- The Washington Times - Sunday, December 16, 2001

Jackie Chan has achieved superstardom by dazzling millions of moviegoers with his magical style of martial arts. A relatively new cartoon series, "Jackie Chan Adventures," features the star in an anime-style effort running Mondays through Saturdays on the Kids WB network, and has given him new fans in the younger demographic.

In the show, Mr. Chan acts as an archaeologist and self-studied master of the martial arts. Recruited by a covert police organization known as Section 13, he travels the globe to help defeat the sinister Dark Hand, one of the most dangerous crime organizations in the world.

The obligatory Web site has been revamped, hoping to bring more viewers to the series while complementing its animated action.

Jackie Chan Adventures

Site address: www.jackiechanadventures.com

Creator:

Sony Pictures Family Entertainment in Culver City, Calif., developed the show and maintains the site content.

Creator quotable:

"We created the Jackie Chan Adventures site as a fun and exciting off-air extension of the show. We wanted to provide fans with an interactive experience where they would feel part of the JCA world through fun games and activities as well as a place where they could learn more about the characters and episodes," says David Palmer, senior vice president of marketing and promotions for Sony Pictures Family Entertainment.

Word from the Webwise:

Created for the 6- to 11-year-olds, the site immediately catches their attention with an opening movie featuring theme music and flashing images of the show's primary characters. The front page then loads, showing Mr. Chan, his animated clone, and five sections, including: "Jackie's Files" (offering a synopsis of some episodes), "Who's Who" (short biographies of the show's stars, such as Jackie's niece, an 11-year-old tomboy named Jade), "Games" (with 13 online challenges) and "Fun Stuff" (presenting six mixed-media activities).

Two sections stand out. First, "Games" offers a nice variety of distractions that include a difficult and timed matching challenge, hitting the Win Chun dummy, chasing a turtle by controlling a swimming Jackie, and pounding on the space bar to get Mr. Chan to bust through a board.

Next, under "Fun Stuff," one can find a translator that changes names into Chinese symbols, which then can be e-mailed to a friend, and Ask Uncle, which features some wiseacre answers from the elder spell caster on the show.

I was annoyed that some of the areas, at the time of my review, were not working. "Unveil a Demon," "Sticky Sticker" and the section "Jackie Gear" all had the frustrating "coming soon" screen.

Ease of use:

The site was designed to be compatible with all major browsers, but Macintosh owners using Internet Explorer will see some of the pages break apart and have trouble viewing video clips. Plug-ins required include Macromedia's Flash, Apple's Quicktime and Realplayer.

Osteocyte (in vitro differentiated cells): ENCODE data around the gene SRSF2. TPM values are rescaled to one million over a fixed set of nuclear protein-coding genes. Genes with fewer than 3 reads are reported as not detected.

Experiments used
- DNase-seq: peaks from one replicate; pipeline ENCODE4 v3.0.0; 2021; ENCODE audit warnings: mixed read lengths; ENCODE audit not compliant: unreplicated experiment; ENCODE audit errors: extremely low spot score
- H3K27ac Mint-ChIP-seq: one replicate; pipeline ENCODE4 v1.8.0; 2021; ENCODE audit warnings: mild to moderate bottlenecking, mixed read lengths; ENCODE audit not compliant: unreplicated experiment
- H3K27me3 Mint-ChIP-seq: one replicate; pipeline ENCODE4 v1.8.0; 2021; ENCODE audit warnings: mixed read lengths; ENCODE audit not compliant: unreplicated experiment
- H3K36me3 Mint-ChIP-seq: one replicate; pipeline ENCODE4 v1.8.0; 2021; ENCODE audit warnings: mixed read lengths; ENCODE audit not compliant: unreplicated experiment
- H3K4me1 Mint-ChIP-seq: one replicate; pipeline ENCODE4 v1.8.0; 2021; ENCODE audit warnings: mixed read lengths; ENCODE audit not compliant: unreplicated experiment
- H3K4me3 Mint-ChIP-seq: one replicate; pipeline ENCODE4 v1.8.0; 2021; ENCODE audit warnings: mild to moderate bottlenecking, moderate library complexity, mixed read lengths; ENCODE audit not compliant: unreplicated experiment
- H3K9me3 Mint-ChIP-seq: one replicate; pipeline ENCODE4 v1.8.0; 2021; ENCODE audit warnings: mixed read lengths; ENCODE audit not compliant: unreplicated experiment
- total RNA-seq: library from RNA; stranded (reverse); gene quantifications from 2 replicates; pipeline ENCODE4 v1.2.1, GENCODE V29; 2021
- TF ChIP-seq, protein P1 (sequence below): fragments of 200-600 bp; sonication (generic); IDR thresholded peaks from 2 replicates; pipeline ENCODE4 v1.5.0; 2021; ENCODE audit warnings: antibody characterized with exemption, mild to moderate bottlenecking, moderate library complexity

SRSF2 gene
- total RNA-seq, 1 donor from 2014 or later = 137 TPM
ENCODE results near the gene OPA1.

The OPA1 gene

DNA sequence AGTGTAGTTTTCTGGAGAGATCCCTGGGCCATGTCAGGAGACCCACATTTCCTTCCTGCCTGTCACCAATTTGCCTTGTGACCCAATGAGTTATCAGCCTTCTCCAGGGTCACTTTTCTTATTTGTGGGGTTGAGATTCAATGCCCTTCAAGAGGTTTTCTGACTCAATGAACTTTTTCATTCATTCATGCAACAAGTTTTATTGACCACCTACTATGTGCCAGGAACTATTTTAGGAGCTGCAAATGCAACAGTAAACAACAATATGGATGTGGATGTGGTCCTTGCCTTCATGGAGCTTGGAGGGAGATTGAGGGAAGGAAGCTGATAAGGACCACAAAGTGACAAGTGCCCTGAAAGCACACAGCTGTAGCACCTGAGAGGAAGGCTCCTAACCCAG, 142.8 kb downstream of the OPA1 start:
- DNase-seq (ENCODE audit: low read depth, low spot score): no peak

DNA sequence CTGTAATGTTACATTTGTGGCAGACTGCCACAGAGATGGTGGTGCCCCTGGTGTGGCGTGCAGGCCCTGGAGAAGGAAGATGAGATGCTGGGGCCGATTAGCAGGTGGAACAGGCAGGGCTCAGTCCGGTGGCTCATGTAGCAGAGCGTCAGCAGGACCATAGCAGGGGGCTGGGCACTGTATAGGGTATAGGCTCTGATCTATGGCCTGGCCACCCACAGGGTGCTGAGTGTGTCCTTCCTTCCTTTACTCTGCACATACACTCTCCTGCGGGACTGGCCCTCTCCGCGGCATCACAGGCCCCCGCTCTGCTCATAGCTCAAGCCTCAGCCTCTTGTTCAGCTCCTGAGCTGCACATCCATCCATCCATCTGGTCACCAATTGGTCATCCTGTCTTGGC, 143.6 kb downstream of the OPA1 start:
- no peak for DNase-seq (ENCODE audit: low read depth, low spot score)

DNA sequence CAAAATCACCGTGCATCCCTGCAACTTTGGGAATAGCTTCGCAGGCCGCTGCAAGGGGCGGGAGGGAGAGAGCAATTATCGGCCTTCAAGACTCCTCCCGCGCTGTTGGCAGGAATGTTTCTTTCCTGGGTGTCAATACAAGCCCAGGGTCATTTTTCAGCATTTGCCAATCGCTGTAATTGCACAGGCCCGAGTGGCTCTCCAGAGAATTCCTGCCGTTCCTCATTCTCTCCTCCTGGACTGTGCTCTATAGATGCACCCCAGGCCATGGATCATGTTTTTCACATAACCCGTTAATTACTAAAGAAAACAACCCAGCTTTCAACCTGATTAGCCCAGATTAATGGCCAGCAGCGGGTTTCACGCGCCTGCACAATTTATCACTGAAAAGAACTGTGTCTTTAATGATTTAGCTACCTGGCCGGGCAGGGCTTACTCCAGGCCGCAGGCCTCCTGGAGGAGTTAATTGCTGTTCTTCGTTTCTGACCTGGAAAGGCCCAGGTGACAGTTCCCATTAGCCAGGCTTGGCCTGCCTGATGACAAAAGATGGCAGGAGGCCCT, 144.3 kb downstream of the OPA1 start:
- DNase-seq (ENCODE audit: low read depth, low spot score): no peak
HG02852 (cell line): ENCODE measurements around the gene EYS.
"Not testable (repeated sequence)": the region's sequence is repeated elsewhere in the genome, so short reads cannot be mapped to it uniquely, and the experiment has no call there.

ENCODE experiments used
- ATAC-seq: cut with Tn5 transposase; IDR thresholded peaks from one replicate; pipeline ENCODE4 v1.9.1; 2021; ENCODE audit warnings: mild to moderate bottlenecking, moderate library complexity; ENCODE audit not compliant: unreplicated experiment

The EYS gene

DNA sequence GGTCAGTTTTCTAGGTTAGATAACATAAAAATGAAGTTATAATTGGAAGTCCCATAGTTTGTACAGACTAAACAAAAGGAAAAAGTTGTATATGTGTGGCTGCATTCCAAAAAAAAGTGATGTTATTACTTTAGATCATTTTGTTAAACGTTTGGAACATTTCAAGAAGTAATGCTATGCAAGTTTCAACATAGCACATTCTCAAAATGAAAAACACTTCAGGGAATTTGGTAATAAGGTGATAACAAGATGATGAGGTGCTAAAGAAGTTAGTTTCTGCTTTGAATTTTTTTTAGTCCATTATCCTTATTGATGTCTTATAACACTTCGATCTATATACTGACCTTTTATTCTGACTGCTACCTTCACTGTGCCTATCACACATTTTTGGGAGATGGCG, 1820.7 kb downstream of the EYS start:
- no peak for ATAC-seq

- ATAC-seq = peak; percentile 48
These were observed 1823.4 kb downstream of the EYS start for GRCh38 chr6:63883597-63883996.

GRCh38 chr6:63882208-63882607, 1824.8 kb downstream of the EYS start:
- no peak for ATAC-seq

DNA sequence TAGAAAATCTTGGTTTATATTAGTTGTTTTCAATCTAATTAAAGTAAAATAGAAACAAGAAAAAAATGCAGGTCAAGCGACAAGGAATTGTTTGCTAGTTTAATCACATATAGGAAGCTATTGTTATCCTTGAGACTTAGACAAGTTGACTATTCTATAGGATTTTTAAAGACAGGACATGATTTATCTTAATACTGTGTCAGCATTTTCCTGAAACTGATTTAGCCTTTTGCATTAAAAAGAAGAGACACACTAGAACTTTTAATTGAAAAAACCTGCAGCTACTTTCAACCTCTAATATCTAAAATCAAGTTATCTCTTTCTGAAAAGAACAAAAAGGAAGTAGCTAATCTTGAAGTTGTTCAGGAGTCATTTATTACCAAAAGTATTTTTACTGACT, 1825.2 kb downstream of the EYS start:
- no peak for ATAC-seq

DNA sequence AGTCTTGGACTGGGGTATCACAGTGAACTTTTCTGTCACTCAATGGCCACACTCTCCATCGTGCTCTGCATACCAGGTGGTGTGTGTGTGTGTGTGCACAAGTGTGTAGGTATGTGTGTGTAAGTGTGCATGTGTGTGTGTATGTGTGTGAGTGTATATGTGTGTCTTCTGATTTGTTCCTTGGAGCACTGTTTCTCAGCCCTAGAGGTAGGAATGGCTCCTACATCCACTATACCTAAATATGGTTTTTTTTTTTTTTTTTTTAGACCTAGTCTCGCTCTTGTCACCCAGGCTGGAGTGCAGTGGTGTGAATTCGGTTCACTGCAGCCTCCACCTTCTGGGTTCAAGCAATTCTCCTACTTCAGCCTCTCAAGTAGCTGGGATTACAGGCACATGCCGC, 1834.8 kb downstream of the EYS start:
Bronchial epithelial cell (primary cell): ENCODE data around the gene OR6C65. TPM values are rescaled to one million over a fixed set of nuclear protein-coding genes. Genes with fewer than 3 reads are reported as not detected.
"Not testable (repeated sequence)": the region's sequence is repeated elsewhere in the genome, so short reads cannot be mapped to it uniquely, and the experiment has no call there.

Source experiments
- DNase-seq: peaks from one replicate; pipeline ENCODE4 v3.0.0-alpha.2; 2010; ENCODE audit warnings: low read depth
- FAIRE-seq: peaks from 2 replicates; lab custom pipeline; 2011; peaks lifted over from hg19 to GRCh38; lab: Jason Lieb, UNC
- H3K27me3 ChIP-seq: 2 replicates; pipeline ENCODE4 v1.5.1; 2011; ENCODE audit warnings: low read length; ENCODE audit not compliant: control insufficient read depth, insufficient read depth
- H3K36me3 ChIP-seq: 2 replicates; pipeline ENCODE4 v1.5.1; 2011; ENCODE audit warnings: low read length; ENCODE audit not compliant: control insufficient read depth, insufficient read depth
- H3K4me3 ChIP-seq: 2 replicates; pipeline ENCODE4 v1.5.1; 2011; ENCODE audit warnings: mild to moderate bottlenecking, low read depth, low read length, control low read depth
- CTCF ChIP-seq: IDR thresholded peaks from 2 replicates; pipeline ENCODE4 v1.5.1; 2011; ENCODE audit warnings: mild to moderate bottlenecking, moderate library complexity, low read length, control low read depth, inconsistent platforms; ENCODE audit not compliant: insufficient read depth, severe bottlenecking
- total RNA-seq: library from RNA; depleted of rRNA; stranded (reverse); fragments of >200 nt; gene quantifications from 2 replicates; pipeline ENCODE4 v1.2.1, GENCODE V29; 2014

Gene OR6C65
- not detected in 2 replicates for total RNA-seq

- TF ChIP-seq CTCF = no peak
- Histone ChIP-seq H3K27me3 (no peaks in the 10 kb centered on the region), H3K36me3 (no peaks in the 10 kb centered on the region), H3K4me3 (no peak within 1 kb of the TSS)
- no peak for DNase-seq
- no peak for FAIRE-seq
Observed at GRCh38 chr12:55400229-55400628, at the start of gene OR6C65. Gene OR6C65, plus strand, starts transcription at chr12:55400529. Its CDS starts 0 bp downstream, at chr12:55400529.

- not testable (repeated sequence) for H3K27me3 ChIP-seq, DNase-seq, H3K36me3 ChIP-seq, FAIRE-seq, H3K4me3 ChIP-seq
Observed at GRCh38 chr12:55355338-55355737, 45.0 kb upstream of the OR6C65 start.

Considering the site is more than a year old, I found the overall effort a bit lacking in both content and inspiration. I would suggest the designers take a long look at the Cartoon Network Web site (www.cartoonnetwork.com) for how to interactively promote an animated series.

Don't miss:

I really wanted to see the real man behind the magic, and the site does not disappoint. Drop by "Fun Stuff" and find "Hey Jackie" to view six video clips of the star answering questions posed by children. These 30-second revelations range from Mr. Chan working with the late Bruce Lee, his cool years as a child and his love of international films.

Family activity:

The site offers slim pickings for the entire clan, other than watching the animated show together. Children can print out some detailed trading cards, found under "Fun Stuff," but a color printer is needed to really enjoy the illustrations.

I am not sure why even the most basic activity, such as including printable line art of some of the characters for coloring, was not considered. Or, how about instruction for a couple of Mr. Chan's warm-up exercises to keep couch potatoes moving?

Cybersitter synopsis:

Jackie Chan Adventures offers some adventure in the cyber world, but nothing as astounding as the martial-arts expert presents in real life. The site needs much more diversity and content to maintain a child's interest.

A spokesman does say that in the near future, fans will see a new opening cinematic, and the interactive scene builder, "Sticky Sticker" soon will be available.

Overall grade: B-

Remember: The information on the Internet is constantly changing. Please verify the advice on the sites before you act to be sure it's accurate and updated. Health sites, for example, should be discussed with your own physician.

Have a cool site for the family? Write to Joseph Szadkowski at Webwise, The Washington Times, 3600 New York Ave. NE, Washington, D.C. 20002; call 202/636-3016; or send an e-mail ([email protected]washingtontimes.com).

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